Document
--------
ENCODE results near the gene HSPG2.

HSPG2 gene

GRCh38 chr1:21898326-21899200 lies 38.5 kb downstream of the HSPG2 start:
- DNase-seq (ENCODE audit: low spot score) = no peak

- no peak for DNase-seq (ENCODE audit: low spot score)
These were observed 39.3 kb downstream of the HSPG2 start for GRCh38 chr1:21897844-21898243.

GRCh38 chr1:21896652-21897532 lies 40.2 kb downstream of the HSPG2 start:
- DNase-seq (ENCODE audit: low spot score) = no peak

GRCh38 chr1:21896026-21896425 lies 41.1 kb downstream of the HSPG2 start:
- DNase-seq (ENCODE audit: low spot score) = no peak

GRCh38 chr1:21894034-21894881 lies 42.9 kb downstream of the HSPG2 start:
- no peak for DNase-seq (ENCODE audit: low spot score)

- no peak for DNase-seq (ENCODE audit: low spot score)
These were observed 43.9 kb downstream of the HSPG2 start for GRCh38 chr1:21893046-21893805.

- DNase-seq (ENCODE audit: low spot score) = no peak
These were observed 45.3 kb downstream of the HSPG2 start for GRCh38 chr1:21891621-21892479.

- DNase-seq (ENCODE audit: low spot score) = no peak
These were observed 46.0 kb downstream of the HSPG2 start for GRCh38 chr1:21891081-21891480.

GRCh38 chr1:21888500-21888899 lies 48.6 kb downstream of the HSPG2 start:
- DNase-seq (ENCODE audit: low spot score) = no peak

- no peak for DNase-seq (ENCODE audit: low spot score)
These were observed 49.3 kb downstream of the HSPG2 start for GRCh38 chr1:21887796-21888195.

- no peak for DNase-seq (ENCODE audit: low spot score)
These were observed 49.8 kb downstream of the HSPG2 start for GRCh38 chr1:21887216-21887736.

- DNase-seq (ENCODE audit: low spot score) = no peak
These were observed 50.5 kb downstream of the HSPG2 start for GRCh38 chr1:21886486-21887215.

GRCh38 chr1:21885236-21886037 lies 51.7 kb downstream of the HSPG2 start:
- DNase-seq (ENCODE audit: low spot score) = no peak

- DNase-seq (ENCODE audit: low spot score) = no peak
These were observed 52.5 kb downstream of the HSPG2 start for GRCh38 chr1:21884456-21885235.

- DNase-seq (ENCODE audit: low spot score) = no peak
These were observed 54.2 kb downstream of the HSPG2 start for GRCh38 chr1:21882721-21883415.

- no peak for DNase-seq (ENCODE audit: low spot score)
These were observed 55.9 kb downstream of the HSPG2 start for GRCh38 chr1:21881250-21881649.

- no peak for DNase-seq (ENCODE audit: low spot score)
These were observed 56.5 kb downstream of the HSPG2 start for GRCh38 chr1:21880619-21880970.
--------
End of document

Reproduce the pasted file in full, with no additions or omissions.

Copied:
ENCODE results near the gene HSPG2.

HSPG2 gene

GRCh38 chr1:21898326-21899200 lies 38.5 kb downstream of the HSPG2 start:
- DNase-seq (ENCODE audit: low spot score) = no peak

- no peak for DNase-seq (ENCODE audit: low spot score)
These were observed 39.3 kb downstream of the HSPG2 start for GRCh38 chr1:21897844-21898243.

GRCh38 chr1:21896652-21897532 lies 40.2 kb downstream of the HSPG2 start:
- DNase-seq (ENCODE audit: low spot score) = no peak

GRCh38 chr1:21896026-21896425 lies 41.1 kb downstream of the HSPG2 start:
- DNase-seq (ENCODE audit: low spot score) = no peak

GRCh38 chr1:21894034-21894881 lies 42.9 kb downstream of the HSPG2 start:
- no peak for DNase-seq (ENCODE audit: low spot score)

- no peak for DNase-seq (ENCODE audit: low spot score)
These were observed 43.9 kb downstream of the HSPG2 start for GRCh38 chr1:21893046-21893805.

- DNase-seq (ENCODE audit: low spot score) = no peak
These were observed 45.3 kb downstream of the HSPG2 start for GRCh38 chr1:21891621-21892479.

- DNase-seq (ENCODE audit: low spot score) = no peak
These were observed 46.0 kb downstream of the HSPG2 start for GRCh38 chr1:21891081-21891480.

GRCh38 chr1:21888500-21888899 lies 48.6 kb downstream of the HSPG2 start:
- DNase-seq (ENCODE audit: low spot score) = no peak

- no peak for DNase-seq (ENCODE audit: low spot score)
These were observed 49.3 kb downstream of the HSPG2 start for GRCh38 chr1:21887796-21888195.

- no peak for DNase-seq (ENCODE audit: low spot score)
These were observed 49.8 kb downstream of the HSPG2 start for GRCh38 chr1:21887216-21887736.

- DNase-seq (ENCODE audit: low spot score) = no peak
These were observed 50.5 kb downstream of the HSPG2 start for GRCh38 chr1:21886486-21887215.

GRCh38 chr1:21885236-21886037 lies 51.7 kb downstream of the HSPG2 start:
- DNase-seq (ENCODE audit: low spot score) = no peak

- DNase-seq (ENCODE audit: low spot score) = no peak
These were observed 52.5 kb downstream of the HSPG2 start for GRCh38 chr1:21884456-21885235.

- DNase-seq (ENCODE audit: low spot score) = no peak
These were observed 54.2 kb downstream of the HSPG2 start for GRCh38 chr1:21882721-21883415.

- no peak for DNase-seq (ENCODE audit: low spot score)
These were observed 55.9 kb downstream of the HSPG2 start for GRCh38 chr1:21881250-21881649.

- no peak for DNase-seq (ENCODE audit: low spot score)
These were observed 56.5 kb downstream of the HSPG2 start for GRCh38 chr1:21880619-21880970.